Initially you want to dismiss it. Then it becomes rather compelling. Certainly presents the listener with a fully realised world. (Billy Smart)
Never heard it before, and although it is clearly the most dated of all the contenders, and a novelty record to boot, it’s actually quite interesting. (Hedgie)
I was quite fond of this one back in the day. Yay for the Brummie accent. (Wasn’t The Streets’ dad was he??) (Erithian)
3 points. This might just be a bit nostalgia for things Brummy on my part. I’d completely forgotten it so it evidently didn’t make much impression the first time round. (Amanda)
3 points. But only, and I repeat ONLY, for the accents, and the fact that the driver looks like a younger, thinner Timothy Spall. (An Unreliable Witness)
Ah, Paul Phillips, erstwhile boss of Logo Records and sometime producer of John Howard, with a disc best described as R Dean Taylor does Crossroads and which I routinely got mixed up at the time with Paul Evans’ contemporaneous (but rather creepier) “Hello This Is Joannie.” Probably a far more accurate reflection of the Winter of Discontent than most of its illustrious chartmates (do I even see Numan hovering in the faraway distance?) but not really worth regular revisits. I presume it’s Phillips’ great personal mate Pete Zorn on accordion duties. (Marcello Carlin)
I cannot believe I’ve never heard this before, as it coincided with my obsession with the charts and going to Spend-It in Top Valley on Tuesday dinnertimes. I can’t believe someone would even consider releasing the follow-up in the era of the Yorkshire Ripper – it sounds like a darker Yorkie advert. (Nottingham’s ‘Mr Sex’)
Haven’t heard this before, is this from a little-known Brummie version of Convoy? (Adrian)
Like Convoy all over again. Quite enjoyed it but found the Brummie inserts distracting – and yet did want to go back and listen all over again. Rubbernecking. (Will)
I’m loving the regional accent, but not really finding terribly much else to enjoy about this record. The Brummie is the best part of this by bloody miles. (SwissToni)
Point of information. That’s no Brummy accent in Car 67; that’s a Black Country accent. It’s more Dudley/West Bromwich than Birmingham. Believe me, these things matter up here. I live in one and work in the other! (Chig)
It’s not terrible, but it somehow lacks a climax – the reveal in the song is all too obvious. Also, the back at base voice adds very little value. (The Lurker)
Brings back memories,and not in a good way. One of those songs that is quite interesting on one hearing, but has nothing to justify a repeat heating. (Gert)
Gimmicky and derivative. (Sue Bailey)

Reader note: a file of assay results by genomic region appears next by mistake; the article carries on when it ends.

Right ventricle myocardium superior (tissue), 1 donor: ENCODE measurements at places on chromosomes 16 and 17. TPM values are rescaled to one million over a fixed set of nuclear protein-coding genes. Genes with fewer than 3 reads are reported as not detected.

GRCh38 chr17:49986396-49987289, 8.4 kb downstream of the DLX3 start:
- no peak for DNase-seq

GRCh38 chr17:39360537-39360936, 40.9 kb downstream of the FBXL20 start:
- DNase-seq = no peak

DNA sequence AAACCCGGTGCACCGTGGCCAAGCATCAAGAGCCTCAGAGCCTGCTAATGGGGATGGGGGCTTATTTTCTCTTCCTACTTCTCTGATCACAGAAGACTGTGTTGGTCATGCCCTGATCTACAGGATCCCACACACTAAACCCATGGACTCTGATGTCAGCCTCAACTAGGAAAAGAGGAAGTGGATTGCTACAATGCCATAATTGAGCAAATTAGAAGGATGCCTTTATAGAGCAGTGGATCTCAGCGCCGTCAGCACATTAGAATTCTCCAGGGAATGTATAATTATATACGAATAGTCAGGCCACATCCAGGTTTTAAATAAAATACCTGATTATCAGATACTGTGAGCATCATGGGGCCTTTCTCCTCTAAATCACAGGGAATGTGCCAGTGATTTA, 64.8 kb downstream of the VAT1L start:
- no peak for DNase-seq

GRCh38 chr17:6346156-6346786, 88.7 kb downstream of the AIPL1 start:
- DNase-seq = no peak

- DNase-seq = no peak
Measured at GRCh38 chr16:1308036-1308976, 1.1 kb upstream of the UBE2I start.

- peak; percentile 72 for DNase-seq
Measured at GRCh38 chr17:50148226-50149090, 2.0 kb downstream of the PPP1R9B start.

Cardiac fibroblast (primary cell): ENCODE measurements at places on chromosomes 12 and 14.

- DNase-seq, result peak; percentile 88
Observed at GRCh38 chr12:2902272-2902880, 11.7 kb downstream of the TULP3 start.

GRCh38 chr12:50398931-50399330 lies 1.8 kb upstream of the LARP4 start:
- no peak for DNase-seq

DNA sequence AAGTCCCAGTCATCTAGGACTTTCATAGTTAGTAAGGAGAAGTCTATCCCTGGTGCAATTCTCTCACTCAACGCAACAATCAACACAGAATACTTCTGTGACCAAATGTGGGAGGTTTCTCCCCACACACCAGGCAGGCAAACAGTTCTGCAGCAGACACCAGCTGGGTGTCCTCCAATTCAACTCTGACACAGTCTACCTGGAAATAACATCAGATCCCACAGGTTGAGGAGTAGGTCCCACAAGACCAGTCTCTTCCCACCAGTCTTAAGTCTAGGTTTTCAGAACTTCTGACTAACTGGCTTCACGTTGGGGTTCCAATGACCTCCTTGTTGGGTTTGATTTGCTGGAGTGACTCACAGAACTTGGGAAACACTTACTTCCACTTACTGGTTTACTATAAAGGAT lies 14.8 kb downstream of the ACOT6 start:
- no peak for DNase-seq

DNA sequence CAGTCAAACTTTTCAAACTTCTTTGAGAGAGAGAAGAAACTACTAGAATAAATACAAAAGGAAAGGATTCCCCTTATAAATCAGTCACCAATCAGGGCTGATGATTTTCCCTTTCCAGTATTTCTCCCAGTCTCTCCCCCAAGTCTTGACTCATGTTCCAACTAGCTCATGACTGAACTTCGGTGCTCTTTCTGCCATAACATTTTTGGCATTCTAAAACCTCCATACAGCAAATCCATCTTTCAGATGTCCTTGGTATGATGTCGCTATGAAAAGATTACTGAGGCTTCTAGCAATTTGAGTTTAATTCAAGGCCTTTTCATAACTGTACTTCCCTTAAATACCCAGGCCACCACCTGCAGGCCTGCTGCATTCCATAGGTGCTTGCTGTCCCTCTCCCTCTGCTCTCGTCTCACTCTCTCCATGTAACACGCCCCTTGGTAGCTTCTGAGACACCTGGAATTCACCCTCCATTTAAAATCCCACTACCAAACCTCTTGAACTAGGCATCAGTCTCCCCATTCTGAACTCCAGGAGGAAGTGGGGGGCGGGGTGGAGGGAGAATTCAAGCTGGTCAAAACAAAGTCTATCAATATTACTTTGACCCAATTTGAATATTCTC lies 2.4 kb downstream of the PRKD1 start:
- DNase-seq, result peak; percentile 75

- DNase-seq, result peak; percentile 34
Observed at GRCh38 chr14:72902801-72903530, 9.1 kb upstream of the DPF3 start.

Thank heavens Taxi-pop never caught on. Uggh, and a lilting accordion to boot. (Stereoboard)
I never liked novelty songs. I am fast approaching the point where I actively despise them. (asta)
I think I must have repressed this song from my memory, and I’m not going to thank you for reminding me of it. Nauseating sentimental shite recorded to give mums and dads something to listen to because punk made their ears bleed. (Alan)
1999: Westside – TQ. (93 points)
A classic which you converted me to back when you did best of year cds (remember cds, readers?) (Dymbel)
A fine, dark night of a gangsta ballad and something of a signpost of the duality to come in the succeeding millennium (David Banner in particular) but as with yourself I don’t think he quite got the thuggery/wistful balance right on the album. (Marcello Carlin)
The gangster balladeer balance is always quite interesting to follow. (Billy Smart)
Atmospheric and with some nice lyrical touches, evocative of life on the streets without too much of the over-the-top Gangsta bravado. (Alan)
This probably sounds lovely on a hazy summer’s day, but I can’t do mellow at this time of the year. (Objectivity? What’s that?) (Hg)
Pleasant enough but I can’t identify the special qualities that Mike does. (Amanda)
I should pay more attention to the names really. As it kicked off I thought to myself, this doesn’t sound like Westlife… Thank god for that. Not that this is a lot better, but it’s fairly harmless listening. (Adrian)
Couldn’t muster much enthusiasm for this but it grew on me as it went on and on. S’all right I s’pose. (Will)
I don’t know this singer at all. I have no desire to learn anything about him. It’s all a bit too Boyz 2 Men for my likeing, so the reference at the end to Tupac threw me a bit. My first thought was he was looking for validation in name-dropping. (asta)
Oh good grief, did he just do the old “waving their hands in the air like they just don’t care”? Maybe that wasn’t a cliche at the time… (Sarah)
Rap and nostalgia don’t mix. (Sue Bailey)
Smug cliquey geographical tosh. (diamond geezer)
Am I the only commenter who is filled with a burning desire to hear Blue’s “Fly By II” listening to this? (Tom)
Not great. Name-checking greater rappers does not a great rapper make. Well, sometimes it does, but not in TQ’s case. Oddly reminds me of Blue. (SwissToni)
I approached this with an open mind, having not heard it for ten years and reading your fulsome praise, but sorry, it was crap then and it’s crap now. Boring cocktail music for Independent readers who think rap’s a bit ‘edgy’. And no song that mentions gunshots gets airtime in my house; we have some standards. Zzzzzz. (The bit about gunshots was a hypocritical lie, I have suddenly realised, as MIA’s Paper Planes is rarely off my playlist. Damn my inconsistent moral standards!) (Chig)
What does TQ stand for, anyway? Tangy Quail? Terrible Quality? Tight Queen? I don’t know. I don’t want to know. I skipped through the song and alighted on a bit where he said ‘Break it down, yeah’. Then I had to stab myself. (An Unreliable Witness)